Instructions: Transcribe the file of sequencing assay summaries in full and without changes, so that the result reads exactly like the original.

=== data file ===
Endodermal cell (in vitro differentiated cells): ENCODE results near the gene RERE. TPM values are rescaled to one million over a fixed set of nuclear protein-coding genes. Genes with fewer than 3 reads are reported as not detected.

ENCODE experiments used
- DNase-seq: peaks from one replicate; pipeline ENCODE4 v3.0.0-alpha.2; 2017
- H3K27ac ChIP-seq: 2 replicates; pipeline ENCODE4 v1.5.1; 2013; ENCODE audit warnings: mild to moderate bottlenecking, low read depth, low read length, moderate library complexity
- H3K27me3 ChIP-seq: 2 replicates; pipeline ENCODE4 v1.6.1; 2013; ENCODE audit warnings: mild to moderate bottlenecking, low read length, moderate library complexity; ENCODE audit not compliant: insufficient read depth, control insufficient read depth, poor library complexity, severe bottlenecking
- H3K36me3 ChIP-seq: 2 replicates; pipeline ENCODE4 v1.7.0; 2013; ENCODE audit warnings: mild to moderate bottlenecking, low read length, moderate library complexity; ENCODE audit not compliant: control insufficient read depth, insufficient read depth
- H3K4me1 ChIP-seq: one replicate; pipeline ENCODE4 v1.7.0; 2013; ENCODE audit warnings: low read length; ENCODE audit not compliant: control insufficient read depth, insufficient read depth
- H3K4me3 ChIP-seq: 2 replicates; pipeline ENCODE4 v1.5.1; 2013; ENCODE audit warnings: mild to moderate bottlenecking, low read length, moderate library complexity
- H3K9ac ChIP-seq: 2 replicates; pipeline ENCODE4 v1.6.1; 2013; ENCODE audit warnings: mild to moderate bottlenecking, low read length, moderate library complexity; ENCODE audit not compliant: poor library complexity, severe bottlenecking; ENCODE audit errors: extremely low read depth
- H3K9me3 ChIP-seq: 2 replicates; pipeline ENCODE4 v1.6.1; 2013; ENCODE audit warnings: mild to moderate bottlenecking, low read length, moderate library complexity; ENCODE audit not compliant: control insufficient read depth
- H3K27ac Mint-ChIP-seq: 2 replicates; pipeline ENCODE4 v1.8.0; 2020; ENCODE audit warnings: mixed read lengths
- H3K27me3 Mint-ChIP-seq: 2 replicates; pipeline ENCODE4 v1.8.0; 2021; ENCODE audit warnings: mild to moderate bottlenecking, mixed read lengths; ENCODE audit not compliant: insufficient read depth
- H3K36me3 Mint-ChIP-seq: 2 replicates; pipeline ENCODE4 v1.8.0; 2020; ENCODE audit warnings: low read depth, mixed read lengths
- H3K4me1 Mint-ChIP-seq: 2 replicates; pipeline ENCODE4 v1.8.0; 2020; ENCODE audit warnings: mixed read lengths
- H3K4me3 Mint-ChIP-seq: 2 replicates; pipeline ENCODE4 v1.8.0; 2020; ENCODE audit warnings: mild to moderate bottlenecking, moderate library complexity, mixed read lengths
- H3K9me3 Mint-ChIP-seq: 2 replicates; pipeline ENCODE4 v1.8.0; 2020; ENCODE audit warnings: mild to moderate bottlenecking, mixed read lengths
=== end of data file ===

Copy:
Endodermal cell (in vitro differentiated cells): ENCODE results near the gene RERE. TPM values are rescaled to one million over a fixed set of nuclear protein-coding genes. Genes with fewer than 3 reads are reported as not detected.

ENCODE experiments used
- DNase-seq: peaks from one replicate; pipeline ENCODE4 v3.0.0-alpha.2; 2017
- H3K27ac ChIP-seq: 2 replicates; pipeline ENCODE4 v1.5.1; 2013; ENCODE audit warnings: mild to moderate bottlenecking, low read depth, low read length, moderate library complexity
- H3K27me3 ChIP-seq: 2 replicates; pipeline ENCODE4 v1.6.1; 2013; ENCODE audit warnings: mild to moderate bottlenecking, low read length, moderate library complexity; ENCODE audit not compliant: insufficient read depth, control insufficient read depth, poor library complexity, severe bottlenecking
- H3K36me3 ChIP-seq: 2 replicates; pipeline ENCODE4 v1.7.0; 2013; ENCODE audit warnings: mild to moderate bottlenecking, low read length, moderate library complexity; ENCODE audit not compliant: control insufficient read depth, insufficient read depth
- H3K4me1 ChIP-seq: one replicate; pipeline ENCODE4 v1.7.0; 2013; ENCODE audit warnings: low read length; ENCODE audit not compliant: control insufficient read depth, insufficient read depth
- H3K4me3 ChIP-seq: 2 replicates; pipeline ENCODE4 v1.5.1; 2013; ENCODE audit warnings: mild to moderate bottlenecking, low read length, moderate library complexity
- H3K9ac ChIP-seq: 2 replicates; pipeline ENCODE4 v1.6.1; 2013; ENCODE audit warnings: mild to moderate bottlenecking, low read length, moderate library complexity; ENCODE audit not compliant: poor library complexity, severe bottlenecking; ENCODE audit errors: extremely low read depth
- H3K9me3 ChIP-seq: 2 replicates; pipeline ENCODE4 v1.6.1; 2013; ENCODE audit warnings: mild to moderate bottlenecking, low read length, moderate library complexity; ENCODE audit not compliant: control insufficient read depth
- H3K27ac Mint-ChIP-seq: 2 replicates; pipeline ENCODE4 v1.8.0; 2020; ENCODE audit warnings: mixed read lengths
- H3K27me3 Mint-ChIP-seq: 2 replicates; pipeline ENCODE4 v1.8.0; 2021; ENCODE audit warnings: mild to moderate bottlenecking, mixed read lengths; ENCODE audit not compliant: insufficient read depth
- H3K36me3 Mint-ChIP-seq: 2 replicates; pipeline ENCODE4 v1.8.0; 2020; ENCODE audit warnings: low read depth, mixed read lengths
- H3K4me1 Mint-ChIP-seq: 2 replicates; pipeline ENCODE4 v1.8.0; 2020; ENCODE audit warnings: mixed read lengths
- H3K4me3 Mint-ChIP-seq: 2 replicates; pipeline ENCODE4 v1.8.0; 2020; ENCODE audit warnings: mild to moderate bottlenecking, moderate library complexity, mixed read lengths
- H3K9me3 Mint-ChIP-seq: 2 replicates; pipeline ENCODE4 v1.8.0; 2020; ENCODE audit warnings: mild to moderate bottlenecking, mixed read lengths